ANNE PAOLUCCI ON PIRANDELLO’S EXPLORATION OFTHEATER AS A MEDIUM
When, in 1923, at the age of 56, Luigi Pirandello won European acclaim with the Pitoëff production of Six Characters in Search of an Author (the same play that had been booed and had caused a riot at its premiere in Rome two years earlier), the Italian writer had already published six of his seven novels, several scattered volumes of short stories, and four volumes of poetry. His reputation as a writer of fiction was already established when he turned to drama; and although he never gave up writing novels and short stories (and was to convert many of these into plays in the years that followed), Pirandello had clearly shifted his sights and direction by 1923. For the rest of his life his artistic priorities were to be focused on theater.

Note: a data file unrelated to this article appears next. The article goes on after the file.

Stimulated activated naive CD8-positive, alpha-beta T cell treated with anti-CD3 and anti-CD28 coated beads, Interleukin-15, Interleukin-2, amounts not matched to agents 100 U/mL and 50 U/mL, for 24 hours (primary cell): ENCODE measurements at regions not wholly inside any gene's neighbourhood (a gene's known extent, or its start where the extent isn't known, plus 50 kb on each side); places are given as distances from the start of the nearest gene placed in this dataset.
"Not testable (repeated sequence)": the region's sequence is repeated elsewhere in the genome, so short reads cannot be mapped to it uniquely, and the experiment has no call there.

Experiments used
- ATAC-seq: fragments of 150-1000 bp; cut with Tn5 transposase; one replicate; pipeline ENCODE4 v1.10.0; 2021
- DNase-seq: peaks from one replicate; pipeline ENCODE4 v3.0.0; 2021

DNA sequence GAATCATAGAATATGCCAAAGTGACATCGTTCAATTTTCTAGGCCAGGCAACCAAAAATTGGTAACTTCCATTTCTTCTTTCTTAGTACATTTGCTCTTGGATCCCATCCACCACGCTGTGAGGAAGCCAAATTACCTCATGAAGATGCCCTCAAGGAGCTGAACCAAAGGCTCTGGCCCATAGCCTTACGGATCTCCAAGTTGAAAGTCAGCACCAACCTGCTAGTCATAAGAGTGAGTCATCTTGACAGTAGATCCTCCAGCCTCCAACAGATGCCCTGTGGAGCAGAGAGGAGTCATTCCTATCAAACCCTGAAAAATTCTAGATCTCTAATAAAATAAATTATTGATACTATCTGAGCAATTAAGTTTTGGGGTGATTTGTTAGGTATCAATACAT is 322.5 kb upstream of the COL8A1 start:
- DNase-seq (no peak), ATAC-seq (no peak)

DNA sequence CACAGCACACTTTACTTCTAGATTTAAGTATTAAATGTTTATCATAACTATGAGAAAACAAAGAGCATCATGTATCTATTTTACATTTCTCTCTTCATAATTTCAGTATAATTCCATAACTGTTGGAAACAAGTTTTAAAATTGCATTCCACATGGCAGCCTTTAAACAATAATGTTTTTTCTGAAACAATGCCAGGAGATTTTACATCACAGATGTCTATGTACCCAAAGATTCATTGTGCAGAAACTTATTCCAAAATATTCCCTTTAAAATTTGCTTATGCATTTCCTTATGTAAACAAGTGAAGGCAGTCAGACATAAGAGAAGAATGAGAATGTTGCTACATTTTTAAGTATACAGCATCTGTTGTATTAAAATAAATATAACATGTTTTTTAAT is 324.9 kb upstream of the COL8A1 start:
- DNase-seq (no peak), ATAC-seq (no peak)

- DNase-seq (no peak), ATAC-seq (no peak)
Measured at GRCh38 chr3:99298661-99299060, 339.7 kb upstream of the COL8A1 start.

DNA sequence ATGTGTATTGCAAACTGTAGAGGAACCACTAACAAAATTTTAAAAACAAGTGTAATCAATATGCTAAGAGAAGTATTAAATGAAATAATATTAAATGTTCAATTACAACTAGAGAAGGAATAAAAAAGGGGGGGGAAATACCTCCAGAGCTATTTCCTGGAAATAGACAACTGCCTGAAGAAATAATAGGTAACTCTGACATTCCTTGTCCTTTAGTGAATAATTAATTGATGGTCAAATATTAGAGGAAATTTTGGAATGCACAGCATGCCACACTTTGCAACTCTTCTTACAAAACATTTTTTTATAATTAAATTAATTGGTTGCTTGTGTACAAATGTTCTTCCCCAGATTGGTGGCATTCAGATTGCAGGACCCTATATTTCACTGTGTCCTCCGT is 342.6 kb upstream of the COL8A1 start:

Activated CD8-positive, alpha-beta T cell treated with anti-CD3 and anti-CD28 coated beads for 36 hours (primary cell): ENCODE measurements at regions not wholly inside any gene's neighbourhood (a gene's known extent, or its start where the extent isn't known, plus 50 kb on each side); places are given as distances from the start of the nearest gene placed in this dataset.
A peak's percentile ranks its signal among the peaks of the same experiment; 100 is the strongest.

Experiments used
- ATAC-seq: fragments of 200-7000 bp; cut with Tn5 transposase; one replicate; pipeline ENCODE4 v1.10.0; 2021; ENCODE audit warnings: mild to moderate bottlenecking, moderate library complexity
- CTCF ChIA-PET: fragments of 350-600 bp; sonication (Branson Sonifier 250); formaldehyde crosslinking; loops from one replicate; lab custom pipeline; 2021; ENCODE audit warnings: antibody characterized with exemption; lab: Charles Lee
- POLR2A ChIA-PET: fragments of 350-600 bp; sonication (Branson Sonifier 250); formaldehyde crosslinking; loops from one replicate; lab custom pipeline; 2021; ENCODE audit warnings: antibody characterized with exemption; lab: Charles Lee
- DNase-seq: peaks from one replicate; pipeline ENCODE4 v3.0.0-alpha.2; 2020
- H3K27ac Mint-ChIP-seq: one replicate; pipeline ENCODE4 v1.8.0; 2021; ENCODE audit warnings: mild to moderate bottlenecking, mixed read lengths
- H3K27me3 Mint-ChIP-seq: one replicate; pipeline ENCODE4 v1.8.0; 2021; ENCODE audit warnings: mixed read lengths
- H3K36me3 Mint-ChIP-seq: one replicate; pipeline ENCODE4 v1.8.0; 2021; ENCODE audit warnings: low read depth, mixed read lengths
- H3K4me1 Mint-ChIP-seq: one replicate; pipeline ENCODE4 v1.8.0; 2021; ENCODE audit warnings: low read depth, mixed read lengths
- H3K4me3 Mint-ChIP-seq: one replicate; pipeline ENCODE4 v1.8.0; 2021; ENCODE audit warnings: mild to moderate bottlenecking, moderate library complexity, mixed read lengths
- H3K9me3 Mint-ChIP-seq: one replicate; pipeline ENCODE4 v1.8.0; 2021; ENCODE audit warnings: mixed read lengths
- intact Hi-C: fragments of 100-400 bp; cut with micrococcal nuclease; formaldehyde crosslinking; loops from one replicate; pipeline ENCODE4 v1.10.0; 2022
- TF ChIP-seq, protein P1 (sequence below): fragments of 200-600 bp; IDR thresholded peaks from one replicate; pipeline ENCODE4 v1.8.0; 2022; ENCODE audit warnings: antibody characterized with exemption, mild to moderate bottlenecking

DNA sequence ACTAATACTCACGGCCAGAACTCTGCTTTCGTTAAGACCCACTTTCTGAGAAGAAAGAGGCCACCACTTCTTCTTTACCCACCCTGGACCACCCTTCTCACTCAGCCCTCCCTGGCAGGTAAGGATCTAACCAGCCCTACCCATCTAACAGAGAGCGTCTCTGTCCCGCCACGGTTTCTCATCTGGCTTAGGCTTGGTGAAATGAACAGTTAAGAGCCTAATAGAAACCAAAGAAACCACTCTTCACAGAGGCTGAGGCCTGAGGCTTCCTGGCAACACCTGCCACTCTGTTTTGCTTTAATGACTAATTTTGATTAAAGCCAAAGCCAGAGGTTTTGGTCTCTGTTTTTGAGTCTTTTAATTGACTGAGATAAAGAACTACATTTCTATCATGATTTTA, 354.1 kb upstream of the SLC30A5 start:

As a playwright, however, Pirandello soon hit on a new and powerful theme, perhaps the inevitable result of focusing on the barren lives of people living in a barren place, where nature itself is hostile and the individual a victim without reprieve. His earliest plays as well as his novels and short stories examined the effect of such an existence in the most detailed way; but by 1921,with Six Characters, he turned with even greater fascination to exploring personality in its conscious and deliberate effort to come to terms with the environment. We see in Six Characters a new obsession translated powerfully into a stage language itself new and overwhelming.